World Bulletin / News Desk
David Cameron on Wednesday became the first serving prime minister to express "deep shame" about a British massacre of unarmed civilians in the Indian city of Amritsar in 1919.
But Cameron's visit and expression of regret for Britian killings stopped short of an apology.
The killings, known in India as the Jallianwala Bagh massacre, were described by Mahatma Gandhi, the father of the Indian independence movement, as having shaken the foundations of the British Empire. A group of soldiers opened fire on an unarmed crowd without warning in the northern Indian city after a period of unrest, killing hundreds in cold blood.
Dressed in a dark suit, Cameron laid a wreath at a memorial to the massacre, a terracotta-coloured stone obelisk. He then stood in front of the monument in silence for a few moments.
"This is a deeply shameful event in British history, one that Winston Churchill rightly described at the time as 'monstrous'," Cameron wrote in a visitor book, referring to the former British leader.
The gesture, coming on the third and final day of a visit to India aimed at drumming up trade and investment, is seen as an attempt to improve relations with Britain's former colonial possession and to court around 1.5 million British voters of Indian origin ahead of a 2015 election.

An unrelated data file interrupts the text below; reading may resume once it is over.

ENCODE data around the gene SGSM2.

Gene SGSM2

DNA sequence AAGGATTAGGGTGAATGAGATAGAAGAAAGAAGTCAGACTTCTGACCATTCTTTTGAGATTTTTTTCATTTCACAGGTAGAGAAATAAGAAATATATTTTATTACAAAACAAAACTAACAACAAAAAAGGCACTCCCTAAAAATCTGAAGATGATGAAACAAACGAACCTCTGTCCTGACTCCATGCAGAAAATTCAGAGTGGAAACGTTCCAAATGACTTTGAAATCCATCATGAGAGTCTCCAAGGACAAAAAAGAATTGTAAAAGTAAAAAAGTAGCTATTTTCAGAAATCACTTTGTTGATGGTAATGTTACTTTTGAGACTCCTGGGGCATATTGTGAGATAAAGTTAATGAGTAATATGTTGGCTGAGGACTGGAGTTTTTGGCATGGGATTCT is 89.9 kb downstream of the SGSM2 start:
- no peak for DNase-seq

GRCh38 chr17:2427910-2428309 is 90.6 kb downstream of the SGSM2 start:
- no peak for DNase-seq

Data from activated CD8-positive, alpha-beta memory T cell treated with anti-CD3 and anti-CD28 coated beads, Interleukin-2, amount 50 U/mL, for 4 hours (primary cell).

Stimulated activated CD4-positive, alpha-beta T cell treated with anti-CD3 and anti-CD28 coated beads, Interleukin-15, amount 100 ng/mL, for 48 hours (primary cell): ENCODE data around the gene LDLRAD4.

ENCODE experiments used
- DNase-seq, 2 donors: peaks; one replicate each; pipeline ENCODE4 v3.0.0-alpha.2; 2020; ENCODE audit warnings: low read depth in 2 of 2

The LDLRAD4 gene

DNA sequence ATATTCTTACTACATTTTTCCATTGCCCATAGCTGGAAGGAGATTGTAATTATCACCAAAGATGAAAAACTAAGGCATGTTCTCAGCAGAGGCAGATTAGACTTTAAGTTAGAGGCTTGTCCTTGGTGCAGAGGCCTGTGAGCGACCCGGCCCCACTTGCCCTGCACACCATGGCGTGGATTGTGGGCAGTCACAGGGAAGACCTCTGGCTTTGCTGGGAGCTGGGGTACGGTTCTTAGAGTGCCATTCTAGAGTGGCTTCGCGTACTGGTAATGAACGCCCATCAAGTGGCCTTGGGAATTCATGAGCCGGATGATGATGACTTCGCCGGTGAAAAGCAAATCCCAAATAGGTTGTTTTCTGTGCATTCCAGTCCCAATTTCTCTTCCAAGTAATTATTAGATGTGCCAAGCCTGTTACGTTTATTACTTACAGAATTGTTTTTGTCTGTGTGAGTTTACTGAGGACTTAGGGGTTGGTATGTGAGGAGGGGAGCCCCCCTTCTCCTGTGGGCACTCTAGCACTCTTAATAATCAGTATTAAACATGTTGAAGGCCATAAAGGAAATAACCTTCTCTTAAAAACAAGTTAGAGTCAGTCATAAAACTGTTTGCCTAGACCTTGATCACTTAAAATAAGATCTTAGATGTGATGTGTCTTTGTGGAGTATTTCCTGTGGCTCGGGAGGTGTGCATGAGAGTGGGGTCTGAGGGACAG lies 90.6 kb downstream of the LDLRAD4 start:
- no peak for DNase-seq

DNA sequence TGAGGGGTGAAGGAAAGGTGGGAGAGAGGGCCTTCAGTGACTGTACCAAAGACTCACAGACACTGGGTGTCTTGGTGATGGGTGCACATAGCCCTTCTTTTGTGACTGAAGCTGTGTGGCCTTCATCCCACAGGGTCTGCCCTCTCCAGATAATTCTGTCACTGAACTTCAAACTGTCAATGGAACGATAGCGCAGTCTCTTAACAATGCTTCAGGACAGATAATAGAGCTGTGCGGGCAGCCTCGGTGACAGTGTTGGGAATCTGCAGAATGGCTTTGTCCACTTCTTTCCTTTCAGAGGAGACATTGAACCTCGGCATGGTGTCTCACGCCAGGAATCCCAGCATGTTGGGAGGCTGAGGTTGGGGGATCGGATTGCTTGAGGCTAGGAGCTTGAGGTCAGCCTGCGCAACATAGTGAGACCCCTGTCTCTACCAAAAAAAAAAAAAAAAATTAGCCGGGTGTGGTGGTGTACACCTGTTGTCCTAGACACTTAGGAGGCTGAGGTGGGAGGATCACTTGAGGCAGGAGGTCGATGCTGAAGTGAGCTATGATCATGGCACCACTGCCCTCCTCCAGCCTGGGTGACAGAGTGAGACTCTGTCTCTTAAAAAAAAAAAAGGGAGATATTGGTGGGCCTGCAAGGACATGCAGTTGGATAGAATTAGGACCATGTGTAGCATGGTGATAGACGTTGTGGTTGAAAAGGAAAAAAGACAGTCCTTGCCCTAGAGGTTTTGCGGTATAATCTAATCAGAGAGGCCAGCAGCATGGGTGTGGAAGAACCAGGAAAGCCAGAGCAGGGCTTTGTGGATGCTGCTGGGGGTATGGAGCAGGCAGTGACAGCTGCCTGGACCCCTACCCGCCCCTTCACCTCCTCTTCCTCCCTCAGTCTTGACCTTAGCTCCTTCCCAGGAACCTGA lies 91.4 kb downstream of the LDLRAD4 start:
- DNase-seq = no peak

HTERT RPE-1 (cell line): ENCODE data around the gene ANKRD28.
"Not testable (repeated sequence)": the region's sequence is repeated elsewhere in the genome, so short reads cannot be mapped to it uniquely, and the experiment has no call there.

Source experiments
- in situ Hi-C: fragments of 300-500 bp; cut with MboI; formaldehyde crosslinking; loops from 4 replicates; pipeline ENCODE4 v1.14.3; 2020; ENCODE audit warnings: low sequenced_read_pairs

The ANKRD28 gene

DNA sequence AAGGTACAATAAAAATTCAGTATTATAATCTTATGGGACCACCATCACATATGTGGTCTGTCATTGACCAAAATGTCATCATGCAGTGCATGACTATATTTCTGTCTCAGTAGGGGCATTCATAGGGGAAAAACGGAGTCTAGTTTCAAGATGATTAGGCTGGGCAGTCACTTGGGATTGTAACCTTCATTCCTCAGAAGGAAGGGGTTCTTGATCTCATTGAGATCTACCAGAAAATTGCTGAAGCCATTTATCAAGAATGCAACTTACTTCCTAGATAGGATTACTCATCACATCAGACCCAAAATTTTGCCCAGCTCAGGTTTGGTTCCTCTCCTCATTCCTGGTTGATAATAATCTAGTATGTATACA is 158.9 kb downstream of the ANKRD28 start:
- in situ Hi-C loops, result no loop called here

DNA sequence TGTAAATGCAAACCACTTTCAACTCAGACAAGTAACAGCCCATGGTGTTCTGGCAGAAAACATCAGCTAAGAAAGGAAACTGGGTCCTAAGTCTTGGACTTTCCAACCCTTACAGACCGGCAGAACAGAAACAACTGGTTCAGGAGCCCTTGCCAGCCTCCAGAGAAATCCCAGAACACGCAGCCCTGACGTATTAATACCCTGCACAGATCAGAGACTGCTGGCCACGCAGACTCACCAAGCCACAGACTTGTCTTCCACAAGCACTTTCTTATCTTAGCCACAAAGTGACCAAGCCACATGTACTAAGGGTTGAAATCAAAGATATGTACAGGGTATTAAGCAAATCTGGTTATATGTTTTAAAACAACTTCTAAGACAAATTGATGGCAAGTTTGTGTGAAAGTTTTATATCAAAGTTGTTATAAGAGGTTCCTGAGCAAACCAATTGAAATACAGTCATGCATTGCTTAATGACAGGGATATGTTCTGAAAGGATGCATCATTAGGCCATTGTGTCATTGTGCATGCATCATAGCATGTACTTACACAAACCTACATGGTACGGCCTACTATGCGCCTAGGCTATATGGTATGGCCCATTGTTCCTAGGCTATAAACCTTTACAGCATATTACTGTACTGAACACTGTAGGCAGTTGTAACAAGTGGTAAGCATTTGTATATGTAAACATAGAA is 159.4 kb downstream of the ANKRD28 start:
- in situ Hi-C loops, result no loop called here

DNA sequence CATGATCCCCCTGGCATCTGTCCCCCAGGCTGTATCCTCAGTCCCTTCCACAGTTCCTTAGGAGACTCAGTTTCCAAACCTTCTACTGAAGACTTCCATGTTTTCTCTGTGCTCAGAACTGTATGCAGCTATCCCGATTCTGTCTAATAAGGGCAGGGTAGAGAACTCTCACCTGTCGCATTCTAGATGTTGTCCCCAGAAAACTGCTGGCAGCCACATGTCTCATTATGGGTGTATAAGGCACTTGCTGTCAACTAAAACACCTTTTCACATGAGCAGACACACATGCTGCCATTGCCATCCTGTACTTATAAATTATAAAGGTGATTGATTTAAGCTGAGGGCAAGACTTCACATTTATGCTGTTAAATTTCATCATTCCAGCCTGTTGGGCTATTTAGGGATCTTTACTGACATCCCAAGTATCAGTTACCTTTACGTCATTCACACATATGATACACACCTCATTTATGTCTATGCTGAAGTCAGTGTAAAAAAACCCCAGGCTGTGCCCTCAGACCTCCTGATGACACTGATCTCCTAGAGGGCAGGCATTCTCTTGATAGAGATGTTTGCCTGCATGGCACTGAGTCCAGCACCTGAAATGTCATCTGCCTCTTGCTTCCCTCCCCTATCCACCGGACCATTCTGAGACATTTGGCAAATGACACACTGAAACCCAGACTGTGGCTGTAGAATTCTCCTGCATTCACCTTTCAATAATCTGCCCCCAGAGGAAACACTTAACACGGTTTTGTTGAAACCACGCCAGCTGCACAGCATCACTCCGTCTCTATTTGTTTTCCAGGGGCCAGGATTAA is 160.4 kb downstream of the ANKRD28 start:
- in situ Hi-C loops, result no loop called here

The British report into the Amritsar massacre at the time said 379 people had been killed and 1,200 wounded. But a separate inquiry commissioned by the Indian pro-independence movement said around 1,000 people had been killed in the city in Punjab.
Brigadier-General Reginald Dyer, the man who gave the order to fire, explained his decision by saying he felt it was necessary to "teach a moral lesson to the Punjab".
Some in Britain hailed him "as the man who saved India", but others condemned him. India became independent in 1947.
Many historians consider the massacre a turning point that undermined British rule of India. It was, they say, one of the moments that caused Gandhi and the pro-independence Indian National Congress movement to lose trust in the British, inspiring them to embark on a path of civil disobedience.
India's colonial history remains a sensitive subject for many Indians who want Britain to recognise and apologise for its killings.
Sunil Kapoor, 36, whose great-grandfather was killed in the massacre, said he was pleased Cameron had come but said he would have liked a formal apology - feelings echoed by some Indians on Twitter.
"We have been waiting for justice from the British and Indian government for 94 years," said Kapoor. "If they think it's shameful, why shouldn't they apologise?." He said he was disappointed that Cameron had not met some of the descendants of those killed who had come to talk to him.Last Mod: 20 Şubat 2013, 12:01